Scottish National Dictionary (1700–)

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STALWART, adj. Also -vart, -ward, -warth, -worth; ¶sta'-. Strong, stout, powerful, valiant, of persons and things. The -wart form is a 14th-c. Sc. variant of Eng. stalworth, which became obsolete in the 17th-c. This Sc. form was then adopted in Eng. in the earlier part of the 19th-c. under the influence of Scott, who uses both forms (see quots.). Abd. 1768  A. Ross Helenore (S.T.S.) 129:
He turns him till The stour an' stalvart laird of Aikenhill.
Lnk. a.1779  D. Graham Writings (1883) I. 158:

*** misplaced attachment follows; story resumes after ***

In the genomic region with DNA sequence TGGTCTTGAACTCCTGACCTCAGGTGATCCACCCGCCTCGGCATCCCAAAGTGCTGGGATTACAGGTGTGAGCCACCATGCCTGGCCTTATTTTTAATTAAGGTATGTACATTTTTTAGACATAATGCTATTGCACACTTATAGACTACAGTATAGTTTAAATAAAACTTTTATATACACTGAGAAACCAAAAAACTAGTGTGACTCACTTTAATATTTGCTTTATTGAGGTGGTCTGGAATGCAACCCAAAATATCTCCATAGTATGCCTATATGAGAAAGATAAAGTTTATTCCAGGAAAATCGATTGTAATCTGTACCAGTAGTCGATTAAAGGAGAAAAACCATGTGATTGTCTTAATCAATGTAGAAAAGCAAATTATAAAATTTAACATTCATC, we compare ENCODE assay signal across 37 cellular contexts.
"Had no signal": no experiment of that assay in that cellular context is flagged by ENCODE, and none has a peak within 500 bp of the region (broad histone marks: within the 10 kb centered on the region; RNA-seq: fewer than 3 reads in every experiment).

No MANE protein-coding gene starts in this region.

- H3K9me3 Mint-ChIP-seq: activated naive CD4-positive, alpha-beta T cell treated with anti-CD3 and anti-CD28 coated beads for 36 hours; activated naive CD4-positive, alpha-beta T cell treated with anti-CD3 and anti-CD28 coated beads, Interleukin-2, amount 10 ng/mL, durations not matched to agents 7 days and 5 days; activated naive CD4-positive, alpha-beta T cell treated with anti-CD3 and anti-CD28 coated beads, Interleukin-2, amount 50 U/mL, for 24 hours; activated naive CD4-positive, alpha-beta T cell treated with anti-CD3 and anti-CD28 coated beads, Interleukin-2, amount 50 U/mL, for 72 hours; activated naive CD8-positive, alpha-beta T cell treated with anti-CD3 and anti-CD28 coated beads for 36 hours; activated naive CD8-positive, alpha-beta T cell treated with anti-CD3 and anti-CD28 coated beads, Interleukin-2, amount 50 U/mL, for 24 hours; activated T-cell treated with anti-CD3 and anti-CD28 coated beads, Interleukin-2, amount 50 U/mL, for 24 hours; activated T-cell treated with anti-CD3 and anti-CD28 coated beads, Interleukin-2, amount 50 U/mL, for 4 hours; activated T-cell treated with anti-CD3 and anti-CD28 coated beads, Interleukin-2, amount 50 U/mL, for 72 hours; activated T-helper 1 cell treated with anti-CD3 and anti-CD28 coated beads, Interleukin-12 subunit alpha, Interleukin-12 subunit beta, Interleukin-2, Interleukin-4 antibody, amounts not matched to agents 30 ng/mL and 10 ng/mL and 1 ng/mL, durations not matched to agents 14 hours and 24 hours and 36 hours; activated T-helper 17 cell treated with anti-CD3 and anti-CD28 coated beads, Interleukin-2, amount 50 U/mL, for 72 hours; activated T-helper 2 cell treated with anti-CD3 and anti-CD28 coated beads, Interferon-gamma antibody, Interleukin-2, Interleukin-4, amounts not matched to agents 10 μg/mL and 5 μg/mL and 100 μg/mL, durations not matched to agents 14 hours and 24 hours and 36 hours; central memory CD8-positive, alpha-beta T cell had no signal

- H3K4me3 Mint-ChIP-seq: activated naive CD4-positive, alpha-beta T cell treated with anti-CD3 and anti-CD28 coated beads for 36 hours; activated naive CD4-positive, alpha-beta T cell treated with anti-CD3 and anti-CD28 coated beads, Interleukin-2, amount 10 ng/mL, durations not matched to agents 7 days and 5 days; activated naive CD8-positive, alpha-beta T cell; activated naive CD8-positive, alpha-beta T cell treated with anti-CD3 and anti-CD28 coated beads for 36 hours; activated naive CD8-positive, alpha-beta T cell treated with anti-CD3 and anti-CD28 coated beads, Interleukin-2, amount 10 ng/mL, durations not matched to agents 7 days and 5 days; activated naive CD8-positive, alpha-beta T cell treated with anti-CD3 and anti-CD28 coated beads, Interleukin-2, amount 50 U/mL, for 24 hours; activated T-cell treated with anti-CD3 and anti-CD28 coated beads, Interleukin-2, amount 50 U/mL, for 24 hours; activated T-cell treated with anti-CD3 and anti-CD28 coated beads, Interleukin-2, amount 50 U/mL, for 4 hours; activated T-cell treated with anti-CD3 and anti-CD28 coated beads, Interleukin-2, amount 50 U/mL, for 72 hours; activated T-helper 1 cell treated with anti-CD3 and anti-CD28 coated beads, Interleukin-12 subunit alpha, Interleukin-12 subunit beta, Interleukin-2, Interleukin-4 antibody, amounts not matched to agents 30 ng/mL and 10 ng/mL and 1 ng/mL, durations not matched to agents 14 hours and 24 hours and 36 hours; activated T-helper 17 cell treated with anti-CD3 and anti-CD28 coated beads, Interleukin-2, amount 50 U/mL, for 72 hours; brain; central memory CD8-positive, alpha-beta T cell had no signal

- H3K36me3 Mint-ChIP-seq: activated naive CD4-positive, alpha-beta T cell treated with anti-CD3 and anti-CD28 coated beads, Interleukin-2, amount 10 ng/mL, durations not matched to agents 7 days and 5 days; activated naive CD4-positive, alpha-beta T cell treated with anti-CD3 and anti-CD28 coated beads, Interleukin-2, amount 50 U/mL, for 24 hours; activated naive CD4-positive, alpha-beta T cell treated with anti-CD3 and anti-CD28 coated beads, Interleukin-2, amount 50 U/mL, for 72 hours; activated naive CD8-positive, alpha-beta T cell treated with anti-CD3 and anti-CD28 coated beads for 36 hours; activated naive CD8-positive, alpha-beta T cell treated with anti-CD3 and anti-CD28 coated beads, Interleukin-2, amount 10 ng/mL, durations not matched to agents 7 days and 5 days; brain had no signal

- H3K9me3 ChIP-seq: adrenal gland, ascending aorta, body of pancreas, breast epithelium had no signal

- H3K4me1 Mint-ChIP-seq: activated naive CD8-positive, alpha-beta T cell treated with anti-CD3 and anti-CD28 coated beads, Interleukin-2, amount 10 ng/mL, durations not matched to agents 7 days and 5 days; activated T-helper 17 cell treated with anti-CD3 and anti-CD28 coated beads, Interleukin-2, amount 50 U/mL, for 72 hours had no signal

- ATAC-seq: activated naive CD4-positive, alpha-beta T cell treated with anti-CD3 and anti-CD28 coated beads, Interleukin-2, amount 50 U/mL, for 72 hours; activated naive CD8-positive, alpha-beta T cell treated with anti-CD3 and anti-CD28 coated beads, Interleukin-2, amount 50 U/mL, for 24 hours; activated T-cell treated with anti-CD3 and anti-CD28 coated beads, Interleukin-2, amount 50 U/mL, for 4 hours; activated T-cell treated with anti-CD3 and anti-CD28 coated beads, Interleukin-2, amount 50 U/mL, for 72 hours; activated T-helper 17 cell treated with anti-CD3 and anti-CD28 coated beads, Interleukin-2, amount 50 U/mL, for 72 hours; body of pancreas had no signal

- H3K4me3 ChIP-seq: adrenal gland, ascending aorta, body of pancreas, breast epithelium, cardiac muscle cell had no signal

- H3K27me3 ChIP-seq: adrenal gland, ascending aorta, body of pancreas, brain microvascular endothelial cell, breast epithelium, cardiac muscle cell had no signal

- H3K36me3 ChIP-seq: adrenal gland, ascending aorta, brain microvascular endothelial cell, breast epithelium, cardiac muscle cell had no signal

Thus over Spey all safely came, That rapid river and stalward stream.
Sc. 1808  Scott Marmion i. v.:
He was a stalworth knight and keen.
Sc. 1810  Scott Lady of Lake i. xxviii.:
Whose stalwart arm might brook to wield A blade like this in battle-field.
Sc. 1819  Scott Leg. Montrose ii.:
A pair of stalwarth arms, and legs conform.
Abd. 1917  D. G. Mitchell Clachan Kirk 56:
O, yon big, sta'wart, horny-handit men!

[O.Sc. stalwart, id., stalwardly, adv., from 1375.]

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"Stalwart adj.". Dictionary of the Scots Language. 2004. Scottish Language Dictionaries Ltd. Accessed 16 Oct 2018 <http://www.dsl.ac.uk/entry/snd/stalwart>

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